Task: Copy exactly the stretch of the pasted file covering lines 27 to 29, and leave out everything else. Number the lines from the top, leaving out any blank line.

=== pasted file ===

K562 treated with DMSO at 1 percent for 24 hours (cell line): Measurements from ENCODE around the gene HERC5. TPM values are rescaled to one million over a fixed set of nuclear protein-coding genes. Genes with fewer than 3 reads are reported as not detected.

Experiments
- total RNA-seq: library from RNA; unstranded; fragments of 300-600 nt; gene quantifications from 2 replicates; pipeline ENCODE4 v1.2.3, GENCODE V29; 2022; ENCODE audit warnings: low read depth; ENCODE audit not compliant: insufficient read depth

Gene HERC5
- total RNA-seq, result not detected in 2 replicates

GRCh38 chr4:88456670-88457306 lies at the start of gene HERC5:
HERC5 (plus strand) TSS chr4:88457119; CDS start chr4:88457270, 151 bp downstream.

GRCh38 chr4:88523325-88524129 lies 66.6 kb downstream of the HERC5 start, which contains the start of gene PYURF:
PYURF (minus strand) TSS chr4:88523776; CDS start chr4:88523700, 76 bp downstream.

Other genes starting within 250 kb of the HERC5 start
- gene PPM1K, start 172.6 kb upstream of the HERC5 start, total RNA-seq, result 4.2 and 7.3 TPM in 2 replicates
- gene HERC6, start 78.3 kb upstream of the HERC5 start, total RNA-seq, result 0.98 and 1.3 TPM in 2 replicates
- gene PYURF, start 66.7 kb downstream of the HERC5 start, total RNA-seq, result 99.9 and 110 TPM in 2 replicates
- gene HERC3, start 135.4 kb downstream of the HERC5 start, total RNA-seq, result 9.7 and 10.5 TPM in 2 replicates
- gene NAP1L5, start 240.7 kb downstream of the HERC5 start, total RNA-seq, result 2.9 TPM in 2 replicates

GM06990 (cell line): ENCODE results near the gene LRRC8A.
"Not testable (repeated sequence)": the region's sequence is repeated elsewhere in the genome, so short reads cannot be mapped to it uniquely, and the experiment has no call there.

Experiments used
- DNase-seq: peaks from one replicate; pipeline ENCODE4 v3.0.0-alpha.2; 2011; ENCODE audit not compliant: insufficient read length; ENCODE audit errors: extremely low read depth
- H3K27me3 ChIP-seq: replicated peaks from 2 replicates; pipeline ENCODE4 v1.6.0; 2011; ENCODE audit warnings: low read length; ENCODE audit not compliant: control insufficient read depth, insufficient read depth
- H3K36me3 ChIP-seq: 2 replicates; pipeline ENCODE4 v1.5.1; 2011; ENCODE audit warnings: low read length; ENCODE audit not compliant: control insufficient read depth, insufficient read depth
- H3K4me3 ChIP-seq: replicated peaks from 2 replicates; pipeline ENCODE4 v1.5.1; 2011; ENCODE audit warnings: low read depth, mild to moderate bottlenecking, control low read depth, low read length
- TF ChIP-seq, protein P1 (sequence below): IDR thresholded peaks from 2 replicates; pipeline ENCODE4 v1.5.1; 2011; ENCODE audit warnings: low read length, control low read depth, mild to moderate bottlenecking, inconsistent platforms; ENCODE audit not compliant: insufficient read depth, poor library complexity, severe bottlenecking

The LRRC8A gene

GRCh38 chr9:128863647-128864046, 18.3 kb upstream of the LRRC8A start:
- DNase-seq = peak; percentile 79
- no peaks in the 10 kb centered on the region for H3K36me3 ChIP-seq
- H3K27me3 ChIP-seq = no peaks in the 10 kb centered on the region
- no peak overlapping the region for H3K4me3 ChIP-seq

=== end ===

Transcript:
- no peaks in the 10 kb centered on the region for H3K36me3 ChIP-seq
- H3K27me3 ChIP-seq = no peaks in the 10 kb centered on the region
- no peak overlapping the region for H3K4me3 ChIP-seq